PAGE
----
For example, on Friday, I discovered a website with information on a workshop on Caribbean Digital Libraries hosted jointly by The National Library and Information System Authority, NALIS (Trinidad and Tobago) and UNESCO which was held on July 10-13, 2007. The workshop homepage is quite detailed and includes an overview of digital initiatives in the Caribbean , brief bios and pictures of the presenters and a link to download individual presentations. Kudos to the organizers of this event!

Friday, September 14, 2007

Top 25 Librarian bloggers

Another interesting way of learning about emerging technologies and the current trends in the library world is to read blogs devoted to libraries. Here is a link to the Online Education Database (OEDb) survey on the top blogs authored by librarians:
Top 25 Librarian Bloggers

Wednesday, September 12, 2007

Advice on keeping up with the emerging technologies

We all know that the emerging technologies are great to work with, and we all know of the benefits for librarians and patrons alike. But the questions to address are: How do we start using these technologies, how do we keep up with all the changes and where do we find the time to keep up given our busy schedules?

Here is my answer:
•make a personal commitment to learn about the new technologies and stay true to it.
•take advantage of the continuing education opportunities, many of them free and available on the web (in my next post I will provide links to these resources).
•network with colleagues as they are the ones who are aware of what is available.
•my best advice is this - Take the Learning 2.0 Challenge.

The Learning 2.0 Challenge is an online self-discovery program that encourages the exploration of Web 2.0 tools and new technologies, specifically 23 Things (such as blogs, wikis, podcasts, Flickr, RSS feeds, Second Life etc.).

Many libraries have adopted the program. In fact it is one of the featured talking points at ALA and other conferences. I am currently registered for this program at my library and it has given me the opportunity to create this blog as one of the first exercise. I am endorsing this program. All librarians should try to complete it and library administrators should sanction it. Our university librarian here at ASL has given his endorsement and all staff (professional and paraprofessional are encouraged to take part in the program). There are prizes and other incentives which make participation exciting.

If you wish, I can work with you at your library (or connect you with colleagues who can help you) to kick off and complete the program. You can take the challenge individually or as a group.

Try Library 2.0 challenge it is the first step to keeping up with the changes in technology!!!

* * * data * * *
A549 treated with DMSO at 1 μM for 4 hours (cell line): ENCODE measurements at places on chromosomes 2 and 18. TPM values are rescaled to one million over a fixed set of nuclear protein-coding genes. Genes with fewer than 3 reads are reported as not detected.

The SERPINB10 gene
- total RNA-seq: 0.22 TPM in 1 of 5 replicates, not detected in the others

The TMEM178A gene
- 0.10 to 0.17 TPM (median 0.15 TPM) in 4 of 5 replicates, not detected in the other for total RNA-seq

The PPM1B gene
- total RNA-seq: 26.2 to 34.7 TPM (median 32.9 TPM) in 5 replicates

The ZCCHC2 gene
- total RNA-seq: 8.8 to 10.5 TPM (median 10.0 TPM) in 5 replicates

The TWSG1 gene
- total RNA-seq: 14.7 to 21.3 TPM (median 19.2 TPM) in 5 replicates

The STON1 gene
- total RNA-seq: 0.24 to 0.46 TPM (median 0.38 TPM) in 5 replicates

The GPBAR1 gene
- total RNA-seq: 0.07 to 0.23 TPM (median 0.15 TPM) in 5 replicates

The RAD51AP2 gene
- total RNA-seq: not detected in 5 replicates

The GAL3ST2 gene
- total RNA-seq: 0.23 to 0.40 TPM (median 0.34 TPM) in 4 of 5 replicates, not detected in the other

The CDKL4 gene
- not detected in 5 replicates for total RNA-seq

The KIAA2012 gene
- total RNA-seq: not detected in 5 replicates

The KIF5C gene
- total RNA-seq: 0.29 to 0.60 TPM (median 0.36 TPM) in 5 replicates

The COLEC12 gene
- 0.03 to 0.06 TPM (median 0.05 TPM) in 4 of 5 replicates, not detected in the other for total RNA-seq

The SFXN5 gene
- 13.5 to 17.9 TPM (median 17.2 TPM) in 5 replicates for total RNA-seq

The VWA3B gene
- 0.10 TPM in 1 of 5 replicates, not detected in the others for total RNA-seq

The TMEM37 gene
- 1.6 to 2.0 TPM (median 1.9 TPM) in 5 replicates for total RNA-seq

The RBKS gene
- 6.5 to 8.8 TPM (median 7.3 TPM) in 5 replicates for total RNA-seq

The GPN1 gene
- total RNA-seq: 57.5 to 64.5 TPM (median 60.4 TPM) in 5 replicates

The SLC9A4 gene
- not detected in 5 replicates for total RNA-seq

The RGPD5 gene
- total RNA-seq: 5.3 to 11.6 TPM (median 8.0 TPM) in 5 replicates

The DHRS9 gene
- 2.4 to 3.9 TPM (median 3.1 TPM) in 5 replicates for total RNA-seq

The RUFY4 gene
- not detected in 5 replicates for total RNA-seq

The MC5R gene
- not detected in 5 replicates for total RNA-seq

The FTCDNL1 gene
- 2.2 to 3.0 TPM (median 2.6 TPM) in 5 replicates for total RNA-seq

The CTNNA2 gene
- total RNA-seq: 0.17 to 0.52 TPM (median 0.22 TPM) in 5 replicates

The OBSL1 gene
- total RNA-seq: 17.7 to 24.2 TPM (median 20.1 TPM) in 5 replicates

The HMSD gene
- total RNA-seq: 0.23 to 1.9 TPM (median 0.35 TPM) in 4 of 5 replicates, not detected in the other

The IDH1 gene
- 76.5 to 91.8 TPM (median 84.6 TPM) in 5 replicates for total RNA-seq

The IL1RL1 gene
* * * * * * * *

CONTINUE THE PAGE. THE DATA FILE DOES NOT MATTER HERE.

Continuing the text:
Link to the original Learning 2.0 Program: http://plcmclearning.blogspot.com/

Link to our version here at ASL: http://marps.library.nova.edu/tlc/

Using Flickr to capture/recapture memories in photos


mona chapel porch
Originally uploaded by nicholaslaughlin
This is a photo I obtained from Flickr (photo sharing website). It bought back memories of my postgraduate years at UWI Mona, Jamaica. Flickr is a great site for posting photos of your library, or sharing your favorite photos with friends and family.

Try opening an account at: http://flickr.com

Tuesday, September 11, 2007

Positive responses to blog & response to query on free web resources

Thank you all for the responses to the blog. They have all been positive. I will do my best to post to the blog as often as I can.

I had one question from a a colleague on access to free websites with journal articles and other resources.

My response to his query (if you know of additional websites please post a comment and include the URL):

Google scholar
Project Muse
JSTOR
Internet Archive

Monday, September 10, 2007

A special welcome to my Caribbean colleagues

Hello there!!

I am so pleased that you have taken time out from what is undoubtedly a very busy work schedule to read my blog. For the uninitiated, a blog is a web log which provides commentary or news on any subject of choice (food, politics, libraries, books, movies).
Most bloggers use blogs as a personal online diary. I created this blog to: reconnect with my colleagues; provide links to resources which I believe may be of value to you; and to provide a 'space' to record your thoughts.

Read more about blogs at: http://en.wikipedia.org/wiki/Blog
You can use these two software (free shareware) Blogger and WordPress to create your own blog: https://www.blogger.com/start
http://wordpress.org/
Try it, it is very easy. I created this blog using Blogger in 3 steps and it took less than 10 minutes.

Use the comment link below to send me a quick comment as soon as you read this post and let me know what information you would like me to share with you using my blog.
Cheryl

Friday, August 31, 2007

All things Trini

Today, August 31st, is Independence day in my native country Trindad and Tobago (Trini to de bone, I always quip). So this is a great opportunity to post links to my favorite sites on Trinidad and Tobago. It is also a fun way of letting the world know that the island exists and what it is famous (or infamous for).

Thursday, August 30, 2007

Links to 5 of my favorite things

  1. vufind - Example of a web 2.0 enabled library OPAC http://www.vufind.org/
  2. SirsiDynix archive of past presentations on Web 2.0 technology http://www.sirsidynixinstitute.com/archive.php
  3. Webcasts on the future of cataloging http://www.loc.gov/bibliographic-future/meetings/webcasts-july9.html
  4. Creating your library Online with Library Thing http://www.librarything.com/
  5. Documenting one's life thru photos http://www.flickr.com/

Wednesday, August 29, 2007

My first post

Finally, a tool which I can use to connect/network with friends, family and colleagues. Stay tuned!!!